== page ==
After winning an Academy Award in 2019 for If Beale Street Could Talk and her fourth Emmy Award in 2020 for Watchmen, Regina King has now gone behind the camera for her directorial debut with ‘One Night in Miami‘. The drama is based on a play by Kemp Powers that explores a fictional meeting between four historical figures. Set in February 1964, the film traces the events of the night after Muhammad Ali‘s (then Cassius Clay) win over Sonny Liston, giving him his first word title as ‘heavyweight boxing champion’. A night that would ideally be spent drinking and gambling is instead celebrated in the company of close friends, leading to an intense discussion over freedom and liberation of black lives. The four men in question are Clay himself (played by Eli Goree), sensational singer Sam Cooke (Leslie Odom Jr.), NFL legend Jim Brown (Aldis Hodge), and the greatest and most controversial political figure of his time, Malcolm X (Kingsley Ben-Adir). The night is spent debating, arguing, even fighting, and through it all, we see how the struggle for civil rights is not very different today than what it was six decades ago.
Four legends take you on a thought-provoking journey
Cassius Clay, Sam Cooke, Jim Brown, and Malcolm X are all legends in their own fields. When put together, we see a beautiful mosaic of ‘Black America’. The film goes on to explore how their own interpretations of black liberation differ from one another, while together paving the way for the civil rights movement, in which each of them play a significant role. We also get a glimpse of each of their lives separately, where it is evident that success or fame does not allow them to escape their identity, not even against the average white man.
The actors do justice to the icons they essay
Essaying the roles of historical figures is never easy and the four characters in this film were legends of their time. They have already been portrayed by some of Hollywood’s finest, be it Will Smith as Muhammad Ali or Denzel Washington as Malcolm X. The four young actors in the film had big shoes to fill but they wore them with confidence and strode along with conviction. Leslie Odom Jr. is a breath of fresh air as the joyful Sam Cooke, quite in contrast to the hardened Kingsley Ben-Adir as Malcolm X, who is aware that his end is nigh. Indeed, it was two years after the events in this film (though fictional), that he was assassinated. Eli Goree brings a sense of playfulness to the otherwise serious film, even as he takes us through Cassius Clay’s initial hesitations before his conversion. Aldis Hodge’s Jim Brown is the sound of reason that manages to bring the four men together despite their differences. All the actors do a commendable job in their roles and their combined chemistry is palpable.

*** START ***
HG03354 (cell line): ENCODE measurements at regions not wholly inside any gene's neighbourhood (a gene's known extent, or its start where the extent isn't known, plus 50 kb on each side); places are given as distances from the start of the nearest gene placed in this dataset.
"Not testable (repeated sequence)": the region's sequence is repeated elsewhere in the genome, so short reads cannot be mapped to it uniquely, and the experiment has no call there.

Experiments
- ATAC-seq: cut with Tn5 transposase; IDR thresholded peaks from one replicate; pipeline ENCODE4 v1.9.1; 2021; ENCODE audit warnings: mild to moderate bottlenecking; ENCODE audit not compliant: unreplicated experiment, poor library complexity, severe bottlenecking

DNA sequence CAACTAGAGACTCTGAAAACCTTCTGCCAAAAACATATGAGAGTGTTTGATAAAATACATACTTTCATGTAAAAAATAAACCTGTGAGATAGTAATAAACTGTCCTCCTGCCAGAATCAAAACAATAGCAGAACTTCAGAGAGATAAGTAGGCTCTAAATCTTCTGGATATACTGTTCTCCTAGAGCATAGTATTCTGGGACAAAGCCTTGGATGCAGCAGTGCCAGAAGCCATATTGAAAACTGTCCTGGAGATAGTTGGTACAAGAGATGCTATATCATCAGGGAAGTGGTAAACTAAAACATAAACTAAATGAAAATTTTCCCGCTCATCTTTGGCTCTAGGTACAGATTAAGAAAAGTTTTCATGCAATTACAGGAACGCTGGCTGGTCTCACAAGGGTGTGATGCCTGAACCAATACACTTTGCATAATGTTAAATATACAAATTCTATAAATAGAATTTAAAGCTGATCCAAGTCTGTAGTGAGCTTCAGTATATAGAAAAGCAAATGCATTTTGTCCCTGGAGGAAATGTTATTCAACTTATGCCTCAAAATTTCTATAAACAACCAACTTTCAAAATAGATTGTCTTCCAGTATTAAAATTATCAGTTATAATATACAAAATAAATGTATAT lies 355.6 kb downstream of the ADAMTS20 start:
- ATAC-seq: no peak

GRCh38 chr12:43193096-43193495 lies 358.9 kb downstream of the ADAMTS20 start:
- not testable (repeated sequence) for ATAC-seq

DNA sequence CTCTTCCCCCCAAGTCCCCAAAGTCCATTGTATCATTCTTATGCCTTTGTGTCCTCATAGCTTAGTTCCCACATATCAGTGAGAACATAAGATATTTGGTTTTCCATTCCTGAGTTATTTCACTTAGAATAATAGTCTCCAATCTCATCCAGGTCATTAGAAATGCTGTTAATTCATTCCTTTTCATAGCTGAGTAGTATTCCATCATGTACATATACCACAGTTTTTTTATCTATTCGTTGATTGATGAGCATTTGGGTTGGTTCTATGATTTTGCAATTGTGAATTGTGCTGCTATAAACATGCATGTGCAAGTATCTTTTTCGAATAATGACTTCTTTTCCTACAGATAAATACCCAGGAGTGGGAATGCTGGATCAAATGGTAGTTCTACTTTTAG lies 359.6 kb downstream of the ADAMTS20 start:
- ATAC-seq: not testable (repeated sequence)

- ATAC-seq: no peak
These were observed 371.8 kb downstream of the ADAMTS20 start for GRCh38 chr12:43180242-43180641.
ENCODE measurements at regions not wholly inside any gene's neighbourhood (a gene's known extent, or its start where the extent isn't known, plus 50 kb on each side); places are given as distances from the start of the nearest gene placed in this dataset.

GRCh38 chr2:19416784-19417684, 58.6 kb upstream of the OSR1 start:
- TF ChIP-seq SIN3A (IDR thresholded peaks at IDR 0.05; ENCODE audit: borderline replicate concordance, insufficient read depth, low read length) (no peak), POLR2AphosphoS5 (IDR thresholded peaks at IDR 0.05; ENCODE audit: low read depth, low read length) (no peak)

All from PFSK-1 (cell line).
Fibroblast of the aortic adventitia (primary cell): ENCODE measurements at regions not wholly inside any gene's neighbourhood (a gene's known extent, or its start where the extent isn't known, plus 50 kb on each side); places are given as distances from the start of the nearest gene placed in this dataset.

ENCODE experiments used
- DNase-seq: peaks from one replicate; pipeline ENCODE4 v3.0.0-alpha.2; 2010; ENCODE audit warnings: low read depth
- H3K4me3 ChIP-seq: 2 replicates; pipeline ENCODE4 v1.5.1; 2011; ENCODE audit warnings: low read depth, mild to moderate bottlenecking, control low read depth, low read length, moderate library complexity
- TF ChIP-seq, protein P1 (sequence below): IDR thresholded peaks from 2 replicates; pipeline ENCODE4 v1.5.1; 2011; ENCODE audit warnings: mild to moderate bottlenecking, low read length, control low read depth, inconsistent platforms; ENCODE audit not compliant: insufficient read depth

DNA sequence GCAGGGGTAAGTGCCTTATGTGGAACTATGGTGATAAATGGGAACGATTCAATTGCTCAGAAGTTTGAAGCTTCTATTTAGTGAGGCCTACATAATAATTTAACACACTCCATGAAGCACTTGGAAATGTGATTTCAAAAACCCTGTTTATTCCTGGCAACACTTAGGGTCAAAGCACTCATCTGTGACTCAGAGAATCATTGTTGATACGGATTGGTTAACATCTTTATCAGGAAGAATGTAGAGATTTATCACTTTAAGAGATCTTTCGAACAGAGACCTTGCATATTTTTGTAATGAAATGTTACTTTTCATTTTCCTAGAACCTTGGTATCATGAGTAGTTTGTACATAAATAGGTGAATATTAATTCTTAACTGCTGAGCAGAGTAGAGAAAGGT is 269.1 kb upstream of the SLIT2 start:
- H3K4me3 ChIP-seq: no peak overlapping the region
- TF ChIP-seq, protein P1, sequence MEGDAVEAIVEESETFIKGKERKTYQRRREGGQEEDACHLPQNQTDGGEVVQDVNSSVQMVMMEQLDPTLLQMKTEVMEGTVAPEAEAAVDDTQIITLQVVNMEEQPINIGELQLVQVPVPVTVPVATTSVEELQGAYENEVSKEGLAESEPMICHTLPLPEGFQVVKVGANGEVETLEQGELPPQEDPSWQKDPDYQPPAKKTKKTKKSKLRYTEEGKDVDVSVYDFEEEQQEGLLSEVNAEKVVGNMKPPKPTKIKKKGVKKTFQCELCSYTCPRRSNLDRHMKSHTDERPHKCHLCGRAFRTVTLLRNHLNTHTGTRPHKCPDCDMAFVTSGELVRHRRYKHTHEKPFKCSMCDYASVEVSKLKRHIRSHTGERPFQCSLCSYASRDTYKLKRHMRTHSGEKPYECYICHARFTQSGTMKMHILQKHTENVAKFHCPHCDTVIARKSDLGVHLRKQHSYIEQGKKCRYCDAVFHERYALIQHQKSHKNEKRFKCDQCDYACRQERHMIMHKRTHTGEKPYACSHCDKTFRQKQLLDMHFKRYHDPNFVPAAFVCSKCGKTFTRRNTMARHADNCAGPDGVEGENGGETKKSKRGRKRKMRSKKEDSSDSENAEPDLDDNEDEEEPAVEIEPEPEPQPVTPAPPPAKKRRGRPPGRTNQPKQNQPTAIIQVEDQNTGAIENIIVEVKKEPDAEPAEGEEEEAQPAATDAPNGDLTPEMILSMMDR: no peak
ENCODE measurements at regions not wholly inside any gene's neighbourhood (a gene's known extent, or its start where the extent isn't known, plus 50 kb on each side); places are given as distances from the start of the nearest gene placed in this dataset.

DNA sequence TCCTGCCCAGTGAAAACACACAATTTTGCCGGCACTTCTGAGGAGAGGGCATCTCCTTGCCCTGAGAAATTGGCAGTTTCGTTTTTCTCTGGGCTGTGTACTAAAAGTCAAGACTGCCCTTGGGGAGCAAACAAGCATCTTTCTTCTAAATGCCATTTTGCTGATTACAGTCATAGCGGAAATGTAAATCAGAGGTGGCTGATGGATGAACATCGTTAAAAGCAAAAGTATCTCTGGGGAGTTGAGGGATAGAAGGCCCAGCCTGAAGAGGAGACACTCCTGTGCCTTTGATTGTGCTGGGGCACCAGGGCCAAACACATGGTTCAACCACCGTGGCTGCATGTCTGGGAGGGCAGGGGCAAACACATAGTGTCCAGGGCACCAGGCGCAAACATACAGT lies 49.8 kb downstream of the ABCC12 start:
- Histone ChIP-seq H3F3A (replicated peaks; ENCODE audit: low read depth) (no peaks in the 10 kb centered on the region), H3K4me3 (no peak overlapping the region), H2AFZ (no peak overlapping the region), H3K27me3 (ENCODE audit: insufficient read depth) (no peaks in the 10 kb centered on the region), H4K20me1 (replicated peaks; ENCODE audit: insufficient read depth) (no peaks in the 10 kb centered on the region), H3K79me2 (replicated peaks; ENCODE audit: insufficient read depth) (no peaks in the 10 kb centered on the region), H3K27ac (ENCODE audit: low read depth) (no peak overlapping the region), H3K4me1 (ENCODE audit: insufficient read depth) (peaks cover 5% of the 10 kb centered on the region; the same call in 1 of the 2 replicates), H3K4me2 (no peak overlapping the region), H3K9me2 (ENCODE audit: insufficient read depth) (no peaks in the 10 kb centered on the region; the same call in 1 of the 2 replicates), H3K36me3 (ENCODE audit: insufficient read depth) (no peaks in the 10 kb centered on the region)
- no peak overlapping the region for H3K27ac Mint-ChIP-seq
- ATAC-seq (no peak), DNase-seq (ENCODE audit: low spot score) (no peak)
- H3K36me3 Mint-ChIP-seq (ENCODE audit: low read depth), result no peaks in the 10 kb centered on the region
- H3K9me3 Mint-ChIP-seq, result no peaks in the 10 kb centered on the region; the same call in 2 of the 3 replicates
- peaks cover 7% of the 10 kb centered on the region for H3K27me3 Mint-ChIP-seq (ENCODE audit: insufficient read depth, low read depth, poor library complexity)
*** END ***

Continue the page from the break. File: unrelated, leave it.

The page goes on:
A lesson in history and empathy for the desi BLM supporters
In ‘One Night In Miami’, we see four black men express their thoughts, desires, concerns, and fears devoid of the white perspective. With no white character around, the men are comfortable being themselves and we get to see the civil rights movement unfold through their perspective. If you have been following the BLM movement in the US, this film tells you a lot about its history and the pioneers of black liberation. This is where you truly get to see the racist side of America – through the eyes of a colored man. Even success and fame do not help him escape the oppression of white supremacy. The film will help you understand the BLM movement better and empathize with the oppressed by simply listening to their voice.
WATCH OR NOT:
One Night in Miami is an excellent directorial debut for Regina King, who stands to win big at the awards season with this masterpiece. Her film makes you laugh in parts, even cry in bits, but it mostly makes you think and introspect. It is a valuable lesson in history and empathy while taking you on a remarkable journey that does not leave your mind for some time.